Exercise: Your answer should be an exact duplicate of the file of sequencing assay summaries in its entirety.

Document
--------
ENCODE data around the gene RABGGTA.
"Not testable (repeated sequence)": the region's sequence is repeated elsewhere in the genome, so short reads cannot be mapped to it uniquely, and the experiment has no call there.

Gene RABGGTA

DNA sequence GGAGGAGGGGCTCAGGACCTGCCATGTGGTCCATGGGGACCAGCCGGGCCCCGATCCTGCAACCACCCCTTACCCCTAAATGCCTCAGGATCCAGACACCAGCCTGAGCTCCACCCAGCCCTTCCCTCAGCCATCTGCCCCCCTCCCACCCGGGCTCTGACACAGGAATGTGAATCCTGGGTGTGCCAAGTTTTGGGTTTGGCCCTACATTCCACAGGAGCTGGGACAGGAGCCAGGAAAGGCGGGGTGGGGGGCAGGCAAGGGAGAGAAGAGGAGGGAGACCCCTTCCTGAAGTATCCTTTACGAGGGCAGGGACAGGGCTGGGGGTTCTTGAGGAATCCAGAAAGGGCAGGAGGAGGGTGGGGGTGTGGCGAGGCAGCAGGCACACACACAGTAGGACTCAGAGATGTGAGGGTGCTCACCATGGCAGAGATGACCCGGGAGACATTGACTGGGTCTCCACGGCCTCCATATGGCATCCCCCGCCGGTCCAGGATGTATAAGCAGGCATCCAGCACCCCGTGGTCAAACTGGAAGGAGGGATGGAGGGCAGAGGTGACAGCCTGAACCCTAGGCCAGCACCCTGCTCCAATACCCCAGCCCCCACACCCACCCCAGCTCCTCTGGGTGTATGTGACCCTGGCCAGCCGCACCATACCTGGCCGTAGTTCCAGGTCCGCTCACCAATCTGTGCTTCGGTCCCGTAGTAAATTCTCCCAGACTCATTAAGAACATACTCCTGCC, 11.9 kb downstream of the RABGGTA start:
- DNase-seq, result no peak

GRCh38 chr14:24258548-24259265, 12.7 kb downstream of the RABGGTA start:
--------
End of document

ENCODE data around the gene RABGGTA.
"Not testable (repeated sequence)": the region's sequence is repeated elsewhere in the genome, so short reads cannot be mapped to it uniquely, and the experiment has no call there.

Gene RABGGTA

DNA sequence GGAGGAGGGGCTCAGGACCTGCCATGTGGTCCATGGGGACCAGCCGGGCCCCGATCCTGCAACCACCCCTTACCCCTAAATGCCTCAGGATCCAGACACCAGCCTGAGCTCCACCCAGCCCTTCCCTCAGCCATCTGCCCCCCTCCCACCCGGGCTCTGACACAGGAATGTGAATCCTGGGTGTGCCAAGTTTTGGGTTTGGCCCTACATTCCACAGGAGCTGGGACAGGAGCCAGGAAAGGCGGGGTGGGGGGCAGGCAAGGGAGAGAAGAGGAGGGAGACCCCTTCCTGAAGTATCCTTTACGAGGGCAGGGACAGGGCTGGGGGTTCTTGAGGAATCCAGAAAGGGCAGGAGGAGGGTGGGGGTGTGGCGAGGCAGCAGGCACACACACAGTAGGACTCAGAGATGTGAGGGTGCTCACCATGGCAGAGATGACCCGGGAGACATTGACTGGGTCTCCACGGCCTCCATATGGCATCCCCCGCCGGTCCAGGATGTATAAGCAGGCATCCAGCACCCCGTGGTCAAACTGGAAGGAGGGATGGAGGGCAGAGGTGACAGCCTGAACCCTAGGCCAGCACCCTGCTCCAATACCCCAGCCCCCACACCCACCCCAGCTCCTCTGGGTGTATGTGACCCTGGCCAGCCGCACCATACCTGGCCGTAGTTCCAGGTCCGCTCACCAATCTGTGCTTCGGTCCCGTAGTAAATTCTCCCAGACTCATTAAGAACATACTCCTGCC, 11.9 kb downstream of the RABGGTA start:
- DNase-seq, result no peak

GRCh38 chr14:24258548-24259265, 12.7 kb downstream of the RABGGTA start: